Michael Rathborne, Uralla Central School

Comments (0) Interviews

How quickly the time can pass. We have periodically dropped in to touch base with the Principal of Uralla Central School, Michael Rathborne, since his arrival in 2014 and do so again to get an update on where Uralla Central School is at with some of it its more dynamic innovations.

Previously we’ve discussed some of the innovations at Uralla Central School, but up front can we ask why – why change?

It’s a really pertinent question. I often say to parents and staff that the “problem” with schools is everybody has been to one, and in that sense everybody believes that they know how a school runs, or at least how they think it should run.

The problem with this is that everybody’s notion of school is a snapshot of the next to last moment that they were at school – a frozen moment. Schools, like society, are inherently fluid and dynamic, admittedly some more so than others, sometimes they are reactive to changes in policy and theory about education, and sometimes they lead that change.

The bottom line is that schools are preparing students for the future, not the past or even now. We welcomed our 2019 Kindergarten class recently as the graduating class of 2031; presupposing that the retirement age is 70, this group of young people will be retiring around 2083.

So how is Uralla Central School responding to that challenge?

Sometimes it feels like juggling a lot of balls in the air, but in reality we set up new structures almost from the first moment that I arrived at the school. In late 2014 we aligned bell times across the whole school and introduced our Academy model in Years 11 and 12.

The latter means that we no longer wind down to Christmas in Term 4, because all students are promoted to the next academic year in Week 6, Term 4 and begin their new learning with new timetables and teachers. In 2015 we researched and then implemented our Middle School model to address transition issues faced by many primary aged students.

In doing so, we to some extent inadvertently created other structures; our Junior and Senior Schools. So now we have a Junior School (K-4), Middle School (5-8) and Senior School (9-Academy II); to facilitate this we abolished all of the previous management structures e.g. secondary faculties, moved all of our teachers into one staffroom, created Head of School roles, a Head of Organisation, a Head of Student Wellbeing, and we are about to create a Head of Curriculum Design and Innovation role.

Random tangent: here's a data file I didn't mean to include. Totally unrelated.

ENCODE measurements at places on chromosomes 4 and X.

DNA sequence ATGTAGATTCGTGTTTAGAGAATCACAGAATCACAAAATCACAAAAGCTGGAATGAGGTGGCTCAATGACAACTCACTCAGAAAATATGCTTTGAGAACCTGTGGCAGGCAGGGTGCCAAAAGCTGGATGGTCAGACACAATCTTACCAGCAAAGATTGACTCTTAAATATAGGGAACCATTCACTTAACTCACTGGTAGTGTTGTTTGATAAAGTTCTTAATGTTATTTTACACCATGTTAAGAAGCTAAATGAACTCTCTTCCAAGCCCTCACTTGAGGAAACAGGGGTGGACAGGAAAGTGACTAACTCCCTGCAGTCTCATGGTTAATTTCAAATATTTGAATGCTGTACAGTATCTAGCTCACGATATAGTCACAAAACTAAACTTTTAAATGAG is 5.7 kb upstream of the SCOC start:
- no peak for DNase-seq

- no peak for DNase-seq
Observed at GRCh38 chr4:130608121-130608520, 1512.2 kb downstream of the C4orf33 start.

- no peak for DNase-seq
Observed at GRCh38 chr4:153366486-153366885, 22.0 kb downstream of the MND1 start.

That seems like a lot of change?

Well, I hate to say it, “but wait, there’s more”. We have introduced elective subjects down to Year 5, we are well down the path of creating student interest electives from Year 5-10. By way of example, in 2018 we had a “Survival Skills” elective that involved cooking, orienteering, bushcraft, flint-knapping and so on.

A good part of the Middle School model involves the concept of integrated learning, which fosters the development of the acknowledged twenty-first century soft skills and encourages students to see the connections between learning areas.

To hark back to something I said earlier about what we might believe school is about, the structures that we all learned under are only a bit over one hundred years old – that is chronological based learning and progression. Just for fun, we introduced a new whole school uniform at the end of 2018 as well. Seriously though, it wasn’t for fun, but it has had an immediate impact ,with well over 90% take up rate in a little over a term of a three year transition phase.

What sort of impact is all of this having on learning?

Well, for starters we have seen an increase in enrolments, which gives us greater economies of scale. In our Junior School we are in our fourth year of straight age classes (no composites), we are experiencing strong growth trends against state measures in Literacy and Numeracy, in some areas being above state averages.

We have expanded subject offerings across the board and have a dedicated program of improving the facilities and resources of the school to ensure that students in Uralla and the surrounding area have every chance of gaining as well-rounded an education as the next student.

The Department of Education has a mantra that every student should be “known, valued and cared for”, and we would like to believe that we are working very hard to ensure that vision.

Our student leaders develop an over-arching theme for every year; in 2019 we will all “ASPIRE” to be the best we can be – to Stand tall and Walk proud!

Wow, thanks again for speaking with us Michael. 

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